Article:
Helicobacter Pylori Infection Medication

Updated: Jul 21, 2021
  • Author: Luigi Santacroce, MD; Chief Editor: BS Anand, MD  more...
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Medication

Medication Summary

The goals of pharmacotherapy are to eradicate the microorganism, to prevent complications, and to reduce morbidity. Triple therapies are used.

Increasing resistance to antibiotics has made alternative treatments necessary. Antibiotic resistance phenomena are now observed with a certain frequency in H pylori infections; occasionally, even after the use of different eradicating protocols, H pylori is not eradicated. [20, 21] In such cases treatment with rifabutin may be indicated.

On April 1, 2020, the US Food and Drug Administration (FDA) recommended the immediate withdrawal of ranitidine from the market based on findings of unacceptable levels of N-Nitrosodimethylamine (NDMA), a possible carcinogen. [22] In July, 2021, the original report was retracted at the request of the authors. [23] The FDA may consider allowing ranitidine products back on the market if they are proven stable during storage and NDMA amounts do not increase to unsafe levels over time. [24, 25]

Several studies are underway to elucidate the role of nanotechnology in the treatment of H pylori infection using nanoparticles synthesized with antibiotics or other agents. [26, 27, 28, 29]

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Antidiarrheals

Class Summary

The approved antidiarrheal for this infection is bismuth subsalicylate. It has both antisecretory and antimicrobial activity.

Bismuth subsalicylate (Bismatrol, Pepto-Bismol)

Has cytoprotective effect on the GI mucosa, probably due to the stimulation of prostaglandin production and modulation of the immune response. In addition, it has been demonstrated that some deposits (probably bismuth salts) appear on both surfaces of the cell wall of H pylori after H pylori</i> from antral epithelium.

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Antibiotics

Class Summary

Use agents known to be effective against H pylori.

Metronidazole (Flagyl)

Reduced to its active form intracellularly only by anaerobic organisms, then disrupts the helical structure of DNA and inhibits bacterial nucleic acid synthesis.

Tetracycline (Sumycin)

Inhibits bacterial protein synthesis by binding with 30S and possibly 50S ribosomal subunit(s).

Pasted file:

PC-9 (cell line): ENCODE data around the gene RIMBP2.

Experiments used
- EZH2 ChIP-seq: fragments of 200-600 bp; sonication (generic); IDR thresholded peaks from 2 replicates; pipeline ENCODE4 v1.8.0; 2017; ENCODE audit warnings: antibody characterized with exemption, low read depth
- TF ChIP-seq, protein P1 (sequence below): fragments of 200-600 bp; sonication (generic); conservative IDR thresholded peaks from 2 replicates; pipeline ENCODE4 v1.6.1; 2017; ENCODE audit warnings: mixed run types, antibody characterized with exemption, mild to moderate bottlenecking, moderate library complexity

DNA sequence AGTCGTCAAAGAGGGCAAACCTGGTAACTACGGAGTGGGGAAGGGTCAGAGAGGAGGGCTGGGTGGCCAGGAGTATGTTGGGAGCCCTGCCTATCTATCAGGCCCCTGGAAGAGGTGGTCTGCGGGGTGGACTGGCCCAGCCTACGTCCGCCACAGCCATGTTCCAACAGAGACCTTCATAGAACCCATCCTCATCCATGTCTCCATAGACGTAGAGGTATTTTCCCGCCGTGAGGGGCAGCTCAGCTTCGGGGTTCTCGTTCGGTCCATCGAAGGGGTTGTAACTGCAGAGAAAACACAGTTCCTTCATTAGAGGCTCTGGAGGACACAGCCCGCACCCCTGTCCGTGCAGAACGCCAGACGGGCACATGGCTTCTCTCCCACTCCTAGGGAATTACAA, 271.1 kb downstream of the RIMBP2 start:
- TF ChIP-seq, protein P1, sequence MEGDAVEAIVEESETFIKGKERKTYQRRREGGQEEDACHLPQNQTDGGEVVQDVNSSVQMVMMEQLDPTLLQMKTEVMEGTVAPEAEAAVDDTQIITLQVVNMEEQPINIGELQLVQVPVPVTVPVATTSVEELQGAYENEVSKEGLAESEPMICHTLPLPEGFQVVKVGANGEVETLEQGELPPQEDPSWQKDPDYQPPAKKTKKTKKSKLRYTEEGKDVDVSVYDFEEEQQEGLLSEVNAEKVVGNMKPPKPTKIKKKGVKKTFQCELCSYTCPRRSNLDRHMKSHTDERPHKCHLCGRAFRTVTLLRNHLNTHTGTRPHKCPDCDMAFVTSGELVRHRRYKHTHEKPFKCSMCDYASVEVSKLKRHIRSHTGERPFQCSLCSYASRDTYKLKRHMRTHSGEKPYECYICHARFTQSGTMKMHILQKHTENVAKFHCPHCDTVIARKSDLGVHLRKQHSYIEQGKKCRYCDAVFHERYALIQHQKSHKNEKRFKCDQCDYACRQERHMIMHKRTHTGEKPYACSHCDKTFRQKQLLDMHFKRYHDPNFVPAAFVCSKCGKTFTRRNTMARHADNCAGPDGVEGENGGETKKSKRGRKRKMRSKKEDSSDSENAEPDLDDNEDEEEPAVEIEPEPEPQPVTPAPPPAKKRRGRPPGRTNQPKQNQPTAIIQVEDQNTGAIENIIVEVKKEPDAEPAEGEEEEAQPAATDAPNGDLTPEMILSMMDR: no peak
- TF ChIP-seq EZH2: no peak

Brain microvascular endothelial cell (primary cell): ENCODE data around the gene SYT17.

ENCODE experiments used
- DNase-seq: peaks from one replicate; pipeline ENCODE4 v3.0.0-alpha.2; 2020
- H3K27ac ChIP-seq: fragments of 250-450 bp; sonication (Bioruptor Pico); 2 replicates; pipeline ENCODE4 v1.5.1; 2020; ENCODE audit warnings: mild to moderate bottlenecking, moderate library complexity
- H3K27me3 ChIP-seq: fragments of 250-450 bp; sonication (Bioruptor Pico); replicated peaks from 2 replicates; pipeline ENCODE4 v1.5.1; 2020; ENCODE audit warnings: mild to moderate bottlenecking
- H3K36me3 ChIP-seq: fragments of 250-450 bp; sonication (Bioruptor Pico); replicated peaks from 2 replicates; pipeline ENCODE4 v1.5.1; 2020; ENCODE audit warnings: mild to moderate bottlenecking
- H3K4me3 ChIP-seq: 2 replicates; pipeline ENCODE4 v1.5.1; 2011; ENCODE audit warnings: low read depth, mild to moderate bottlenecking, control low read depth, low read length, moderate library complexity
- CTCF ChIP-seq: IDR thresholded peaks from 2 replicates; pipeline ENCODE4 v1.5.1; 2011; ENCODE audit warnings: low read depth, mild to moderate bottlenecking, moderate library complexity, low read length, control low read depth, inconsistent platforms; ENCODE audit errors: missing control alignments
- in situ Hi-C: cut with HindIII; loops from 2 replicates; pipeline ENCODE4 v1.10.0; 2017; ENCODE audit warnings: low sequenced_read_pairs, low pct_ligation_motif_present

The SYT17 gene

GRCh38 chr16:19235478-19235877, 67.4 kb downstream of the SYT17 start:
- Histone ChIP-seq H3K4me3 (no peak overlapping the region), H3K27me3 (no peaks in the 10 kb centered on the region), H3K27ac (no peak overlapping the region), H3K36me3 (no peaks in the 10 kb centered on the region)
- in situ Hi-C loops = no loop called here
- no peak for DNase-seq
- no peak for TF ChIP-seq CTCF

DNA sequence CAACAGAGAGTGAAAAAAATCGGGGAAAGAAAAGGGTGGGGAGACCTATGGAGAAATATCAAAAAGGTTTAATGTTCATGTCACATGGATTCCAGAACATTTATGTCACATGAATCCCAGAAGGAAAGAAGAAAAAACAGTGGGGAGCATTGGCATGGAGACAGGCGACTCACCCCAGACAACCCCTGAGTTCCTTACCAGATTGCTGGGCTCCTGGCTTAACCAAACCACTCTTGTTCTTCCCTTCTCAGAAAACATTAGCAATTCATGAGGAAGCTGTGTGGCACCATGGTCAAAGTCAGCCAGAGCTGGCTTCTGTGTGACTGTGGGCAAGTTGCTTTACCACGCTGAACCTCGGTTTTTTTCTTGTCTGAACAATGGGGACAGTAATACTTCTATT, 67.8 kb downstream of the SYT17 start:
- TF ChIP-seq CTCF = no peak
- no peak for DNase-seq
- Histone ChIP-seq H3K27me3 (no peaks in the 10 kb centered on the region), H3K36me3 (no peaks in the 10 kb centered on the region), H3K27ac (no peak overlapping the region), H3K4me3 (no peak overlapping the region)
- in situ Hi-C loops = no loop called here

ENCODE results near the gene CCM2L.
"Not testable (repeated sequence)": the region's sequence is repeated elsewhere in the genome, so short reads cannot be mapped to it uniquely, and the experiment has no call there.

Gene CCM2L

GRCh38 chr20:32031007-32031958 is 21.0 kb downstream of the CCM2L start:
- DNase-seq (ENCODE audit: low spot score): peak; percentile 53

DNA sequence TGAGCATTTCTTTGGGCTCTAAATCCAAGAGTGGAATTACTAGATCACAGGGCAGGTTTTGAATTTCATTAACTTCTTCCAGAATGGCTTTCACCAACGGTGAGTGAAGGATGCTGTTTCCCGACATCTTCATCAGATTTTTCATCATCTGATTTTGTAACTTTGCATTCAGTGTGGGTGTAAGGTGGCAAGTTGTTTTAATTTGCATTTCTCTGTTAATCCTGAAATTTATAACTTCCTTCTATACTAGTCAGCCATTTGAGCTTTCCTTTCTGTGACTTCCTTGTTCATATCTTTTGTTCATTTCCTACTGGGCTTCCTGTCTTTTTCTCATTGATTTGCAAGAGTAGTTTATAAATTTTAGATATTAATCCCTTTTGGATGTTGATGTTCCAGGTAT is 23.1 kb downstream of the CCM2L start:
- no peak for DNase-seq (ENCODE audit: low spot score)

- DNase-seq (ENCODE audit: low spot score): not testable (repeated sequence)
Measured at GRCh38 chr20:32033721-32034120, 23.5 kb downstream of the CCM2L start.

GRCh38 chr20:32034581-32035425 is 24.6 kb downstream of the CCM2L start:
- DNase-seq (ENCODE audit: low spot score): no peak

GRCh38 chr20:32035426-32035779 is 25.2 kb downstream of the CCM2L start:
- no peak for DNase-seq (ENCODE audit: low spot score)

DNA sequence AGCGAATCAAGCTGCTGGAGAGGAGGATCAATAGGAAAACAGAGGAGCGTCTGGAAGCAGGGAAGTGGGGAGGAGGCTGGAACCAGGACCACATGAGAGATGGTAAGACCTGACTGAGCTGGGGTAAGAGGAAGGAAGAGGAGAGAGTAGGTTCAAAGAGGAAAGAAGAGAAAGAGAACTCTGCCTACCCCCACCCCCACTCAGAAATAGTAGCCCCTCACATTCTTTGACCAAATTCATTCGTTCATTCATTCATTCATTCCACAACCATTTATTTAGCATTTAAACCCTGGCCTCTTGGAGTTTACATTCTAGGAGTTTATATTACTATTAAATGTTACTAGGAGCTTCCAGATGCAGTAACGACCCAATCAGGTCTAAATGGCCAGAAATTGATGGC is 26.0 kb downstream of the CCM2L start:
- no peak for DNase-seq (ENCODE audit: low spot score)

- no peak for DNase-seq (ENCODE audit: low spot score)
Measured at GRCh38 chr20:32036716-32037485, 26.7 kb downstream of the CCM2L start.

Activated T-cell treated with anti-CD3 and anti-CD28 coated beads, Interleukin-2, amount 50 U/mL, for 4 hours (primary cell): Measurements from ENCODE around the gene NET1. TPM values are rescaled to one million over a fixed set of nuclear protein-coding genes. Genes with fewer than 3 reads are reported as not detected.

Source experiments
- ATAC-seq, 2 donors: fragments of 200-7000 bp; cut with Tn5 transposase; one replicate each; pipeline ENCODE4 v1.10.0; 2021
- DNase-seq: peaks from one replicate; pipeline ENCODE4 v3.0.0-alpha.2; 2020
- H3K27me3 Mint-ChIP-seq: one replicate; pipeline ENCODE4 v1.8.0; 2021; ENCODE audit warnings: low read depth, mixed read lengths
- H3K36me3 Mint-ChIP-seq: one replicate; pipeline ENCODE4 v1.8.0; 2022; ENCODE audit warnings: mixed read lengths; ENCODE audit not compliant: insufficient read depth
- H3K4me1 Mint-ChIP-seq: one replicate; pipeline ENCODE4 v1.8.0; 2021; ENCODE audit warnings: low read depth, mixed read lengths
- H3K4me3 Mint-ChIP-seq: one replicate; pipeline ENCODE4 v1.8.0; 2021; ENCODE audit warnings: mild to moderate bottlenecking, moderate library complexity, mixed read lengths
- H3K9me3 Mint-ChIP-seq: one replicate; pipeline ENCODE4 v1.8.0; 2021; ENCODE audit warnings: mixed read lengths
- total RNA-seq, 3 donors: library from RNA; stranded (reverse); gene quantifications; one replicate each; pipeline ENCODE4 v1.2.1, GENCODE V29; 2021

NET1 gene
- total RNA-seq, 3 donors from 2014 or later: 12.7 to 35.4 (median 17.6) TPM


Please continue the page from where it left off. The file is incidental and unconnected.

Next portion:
Clarithromycin (Biaxin)

Inhibits bacterial growth, possibly by blocking the dissociation of peptidyl tRNA from ribosomes, causing the arrest of RNA-dependent protein synthesis.

Amoxicillin (Amoxil, Trimox)

Inhibits the final stage of bacterial cell wall synthesis by binding to specific PBPs on the inner part of the bacterial wall, leading to bacterial lysis.

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Proton pump inhibitors

Class Summary

Bind to proton pump of parietal cells, inhibiting the secretion of hydrogen ions into the gastric lumen. Relieve pain and heal peptic ulcers more rapidly than H2 antagonists.

Lansoprazole (Prevacid)

Works by inhibiting the H+/K+ -ATPase enzyme system of the gastric parietal cells.

Omeprazole (Prilosec)

Decreases gastric acid secretion by inhibiting parietal cell H+/K+ -ATP pump.

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H2 receptor blockers

Class Summary

Reversible competitive blockers of histamine at H2 receptors, particularly those in the gastric parietal cells, wherein they inhibit acid secretion. H2 antagonists are highly selective, do not affect the H1 receptors, and are not anticholinergic agents. Proton pump inhibitors are usually preferred.

Ranitidine (Zantac)

Reduces basal and nocturnal gastric acid secretion by competitive inhibition of binding of histamine to receptors (H2 receptor) on the gastric parietal cells. Although not effective as single agents for the eradication of H pylori, appears to increase the systemic absorption of bismuth subsalicylate.

Famotidine (Pepcid)

Competitively inhibits histamine at H2 receptor of gastric parietal cells, resulting in reduced gastric acid secretion, gastric volume, and hydrogen ion concentrations.

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Combination Products

Class Summary

Combinations allow ease of administration and promote enhanced patient adherence.

Amoxicillin/omeprazole/rifabutin (Talicia)

Combination delayed-release capsules contains amoxicillin, omeprazole, and rifabutin is administered as an every 8 h regimen. It is indicated for treatment of H pylori infection in adults.

Lansoprazole/amoxicillin/clarithromycin (Prevpac)

Copackaged product containing a PPI, a macrolide antimicrobial, and a penicillin class antibacterial as a twice-daily regimen. Indicated for H pylori eradication to reduce the risk of duodenal ulcer recurrence. 

Omeprazole/amoxicillin/clarithromycin (Omeclamox-Pak)

Copackaged product containing a PPI, a macrolide antimicrobial, and a penicillin class antibacterial. It is indicated for treatment of patients with H pylori infection and duodenal ulcer disease (active or up to 1-year history) to eradicate H pylori. It is a twice-daily regimen.

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